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August 22, 2012


Mark Folkestad



Geez...poker isn't gambling. Whodda thunk it?


Riverboat gamblers are now to be referred to as riverboat professional card players. I need bgates or hit to work on what to actually call them now.


As I heard someone explain, in all the other contests, the house is more likely to win,


Bye Bye Page 9.

I did live a post on why I think Nevadans should be furious on what their state DoEd is pushing. If anyone knows someone living there.


Judge Jack Weinstein (EDNY) ruled. JACK WEINSTEIN. Jack has no respect for State Courts, the 2nd Circuit, the SCOTUS, statutes, common law precedent, the Talmud, the Koran, the Sermon on the Mount. Jack only respects.... Jack's opinions. I'm not surprised by anything he does, and I won't be surprised if this is reversed.

Mark Folkestad

Well, if the house wasn't usually in cahoots with the local law enforcement and getting away with booting smart players, blackjack is a way to slowly beat the house.


"Your winnings, your Honor."


Via Instapundit, it looks like Obama is trying for one really stupid picture a day:

Barack Obama’s Dan Quayle moment

I wonder what tomorrow picture will be?


Ranger... no, no no no, Arabic is read right to left, so Bam meant it that way--



Is he gambling on the public being as stupid as he thinks they are?


I think it's that, as MarkO says, he's just not that smart.


And he's a liar. ;)


First time I heard that.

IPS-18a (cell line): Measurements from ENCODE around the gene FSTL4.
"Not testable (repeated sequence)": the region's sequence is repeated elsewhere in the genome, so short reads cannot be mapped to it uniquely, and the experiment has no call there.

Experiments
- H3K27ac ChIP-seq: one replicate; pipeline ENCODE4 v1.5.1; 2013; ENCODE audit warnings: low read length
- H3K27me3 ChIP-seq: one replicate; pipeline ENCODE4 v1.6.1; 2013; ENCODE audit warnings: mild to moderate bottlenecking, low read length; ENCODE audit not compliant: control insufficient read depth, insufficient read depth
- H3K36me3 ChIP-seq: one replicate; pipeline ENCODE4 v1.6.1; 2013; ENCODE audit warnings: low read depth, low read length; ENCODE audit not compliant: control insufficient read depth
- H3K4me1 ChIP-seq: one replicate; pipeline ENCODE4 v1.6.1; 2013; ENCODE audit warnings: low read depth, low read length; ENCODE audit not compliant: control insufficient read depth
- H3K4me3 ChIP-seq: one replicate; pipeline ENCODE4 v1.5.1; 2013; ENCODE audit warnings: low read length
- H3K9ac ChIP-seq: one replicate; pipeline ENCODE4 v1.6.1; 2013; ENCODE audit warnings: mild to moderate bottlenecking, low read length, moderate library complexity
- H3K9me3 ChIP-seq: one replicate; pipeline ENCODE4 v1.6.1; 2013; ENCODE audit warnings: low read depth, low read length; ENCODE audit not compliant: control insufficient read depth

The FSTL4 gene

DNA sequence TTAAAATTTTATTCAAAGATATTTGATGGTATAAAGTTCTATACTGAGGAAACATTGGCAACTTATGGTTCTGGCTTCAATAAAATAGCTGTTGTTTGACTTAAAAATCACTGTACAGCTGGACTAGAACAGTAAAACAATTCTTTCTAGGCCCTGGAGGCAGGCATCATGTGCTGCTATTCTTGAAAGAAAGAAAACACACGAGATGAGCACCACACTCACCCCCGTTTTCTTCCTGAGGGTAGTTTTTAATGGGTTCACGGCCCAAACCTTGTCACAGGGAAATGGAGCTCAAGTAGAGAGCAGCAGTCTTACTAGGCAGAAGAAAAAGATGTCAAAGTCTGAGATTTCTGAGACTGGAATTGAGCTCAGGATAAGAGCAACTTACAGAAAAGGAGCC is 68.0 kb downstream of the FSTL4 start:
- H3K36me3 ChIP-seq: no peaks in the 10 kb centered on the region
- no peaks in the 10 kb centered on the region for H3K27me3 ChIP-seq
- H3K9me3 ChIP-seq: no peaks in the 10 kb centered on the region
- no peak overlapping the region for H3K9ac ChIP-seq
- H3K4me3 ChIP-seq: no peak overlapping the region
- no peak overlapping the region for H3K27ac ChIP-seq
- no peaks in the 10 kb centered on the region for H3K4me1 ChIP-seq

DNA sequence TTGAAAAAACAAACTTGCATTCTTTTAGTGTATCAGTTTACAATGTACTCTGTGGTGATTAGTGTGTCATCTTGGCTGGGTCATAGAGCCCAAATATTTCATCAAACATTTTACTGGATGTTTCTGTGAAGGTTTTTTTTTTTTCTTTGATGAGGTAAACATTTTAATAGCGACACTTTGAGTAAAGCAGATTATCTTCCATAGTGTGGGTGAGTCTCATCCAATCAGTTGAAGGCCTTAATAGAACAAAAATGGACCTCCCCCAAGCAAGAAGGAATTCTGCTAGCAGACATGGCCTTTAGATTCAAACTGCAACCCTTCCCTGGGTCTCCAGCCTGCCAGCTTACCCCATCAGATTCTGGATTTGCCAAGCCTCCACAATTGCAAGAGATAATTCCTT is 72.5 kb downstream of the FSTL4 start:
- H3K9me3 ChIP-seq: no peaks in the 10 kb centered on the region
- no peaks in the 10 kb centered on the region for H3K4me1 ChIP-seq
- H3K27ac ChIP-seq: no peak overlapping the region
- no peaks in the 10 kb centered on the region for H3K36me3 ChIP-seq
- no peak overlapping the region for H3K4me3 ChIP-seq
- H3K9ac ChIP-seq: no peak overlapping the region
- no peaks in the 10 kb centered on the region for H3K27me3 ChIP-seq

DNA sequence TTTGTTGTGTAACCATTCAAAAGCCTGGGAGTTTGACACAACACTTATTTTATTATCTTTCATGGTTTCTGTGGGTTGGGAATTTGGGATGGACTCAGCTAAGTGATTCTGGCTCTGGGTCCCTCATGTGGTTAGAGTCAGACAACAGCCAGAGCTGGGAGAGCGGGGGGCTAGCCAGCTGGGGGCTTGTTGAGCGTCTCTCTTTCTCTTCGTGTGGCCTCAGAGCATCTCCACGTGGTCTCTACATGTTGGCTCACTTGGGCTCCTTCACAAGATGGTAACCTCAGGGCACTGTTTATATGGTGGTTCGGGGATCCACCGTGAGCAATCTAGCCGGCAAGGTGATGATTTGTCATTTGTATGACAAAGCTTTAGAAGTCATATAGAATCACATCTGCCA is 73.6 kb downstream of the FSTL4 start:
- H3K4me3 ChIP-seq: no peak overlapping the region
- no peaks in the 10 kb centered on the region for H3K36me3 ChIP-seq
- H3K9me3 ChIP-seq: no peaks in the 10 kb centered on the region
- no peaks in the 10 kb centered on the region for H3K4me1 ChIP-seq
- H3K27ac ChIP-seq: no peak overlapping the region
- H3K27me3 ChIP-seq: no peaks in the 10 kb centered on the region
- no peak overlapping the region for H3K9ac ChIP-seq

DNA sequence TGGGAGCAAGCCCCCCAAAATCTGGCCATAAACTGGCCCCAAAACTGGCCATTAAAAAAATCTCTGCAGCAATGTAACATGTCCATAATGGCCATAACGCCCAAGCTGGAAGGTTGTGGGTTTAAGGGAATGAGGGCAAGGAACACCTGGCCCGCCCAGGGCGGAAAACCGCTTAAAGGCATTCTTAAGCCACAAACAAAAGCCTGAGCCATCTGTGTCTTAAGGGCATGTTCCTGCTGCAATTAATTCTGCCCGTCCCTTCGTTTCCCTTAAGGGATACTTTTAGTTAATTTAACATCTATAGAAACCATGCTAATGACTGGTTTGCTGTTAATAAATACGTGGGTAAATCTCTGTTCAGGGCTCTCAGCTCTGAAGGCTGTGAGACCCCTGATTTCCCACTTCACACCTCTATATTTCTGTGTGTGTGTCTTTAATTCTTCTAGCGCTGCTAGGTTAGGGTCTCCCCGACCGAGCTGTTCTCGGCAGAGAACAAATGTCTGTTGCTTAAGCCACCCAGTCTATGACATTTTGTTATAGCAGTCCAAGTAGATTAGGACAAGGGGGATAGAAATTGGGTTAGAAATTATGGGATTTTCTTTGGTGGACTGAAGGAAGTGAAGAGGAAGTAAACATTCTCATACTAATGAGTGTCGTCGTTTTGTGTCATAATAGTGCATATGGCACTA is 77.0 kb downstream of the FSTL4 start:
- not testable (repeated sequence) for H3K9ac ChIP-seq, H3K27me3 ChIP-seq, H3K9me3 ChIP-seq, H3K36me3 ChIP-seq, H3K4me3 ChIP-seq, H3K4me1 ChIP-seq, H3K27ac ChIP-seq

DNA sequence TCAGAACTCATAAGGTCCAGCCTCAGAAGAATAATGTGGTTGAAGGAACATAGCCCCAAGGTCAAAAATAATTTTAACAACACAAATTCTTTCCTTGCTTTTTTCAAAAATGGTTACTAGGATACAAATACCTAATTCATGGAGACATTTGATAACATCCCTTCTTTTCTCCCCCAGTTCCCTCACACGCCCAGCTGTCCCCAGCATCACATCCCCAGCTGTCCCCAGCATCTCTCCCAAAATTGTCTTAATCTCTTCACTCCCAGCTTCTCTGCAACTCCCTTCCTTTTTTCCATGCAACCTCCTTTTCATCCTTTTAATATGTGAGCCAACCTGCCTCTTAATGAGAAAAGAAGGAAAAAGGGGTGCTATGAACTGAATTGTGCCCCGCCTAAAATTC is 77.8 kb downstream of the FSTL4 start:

Today. grin


Wow.... just wow.

From the WaPo:

Correction: There are different photographs of Obama’s attempt to spell Ohio from a similar angle. We incorrectly stated the first one appeared photoshopped.


Is that Obama pic at Ohio State? How nice that he happened upon three students in August wearing long-sleeved blue shirts that matched BOzo's tie.

hit and run


an efficient markets argument would be that in poker there is a profit opportunity for whover is the best player at a (relatively small) table.

I have pocketed triple digit winnings in each of our last three monthly neighborhood poker games*. I am willing to accede to the title of best player in the neighborhood.

Tomorrow night is our annual social before our annual inter-neighborhood golf tournament. I shall endeavor to prove again the efficient markets argument, this time in a market roughly double in size.


*Unless you talk to mrs hit and run (or any of the other wives [or the IRS]) -- in which case, in a stroke of unimaginable luck, every single player has broken exactly even, every time we've ever played. It's really uncanny.


Posting this on both new threads:

David Burge ‏@iowahawkblog

How should Obama spell Ohio? L-O-S-T http://www.washingtonpost.com/blogs/election-2012/wp/2012/08/22/yes-obama-can-spell-ohio/

Danube of Thought

If you doubt it's a game of skill, explain why there are certain guys (Phil Hellmuth, Daniel Negranu, Phil Ivey, etc.) who keep advancing deep into the World Series of Poker.


For the full flavor of the WaPo correction realize this...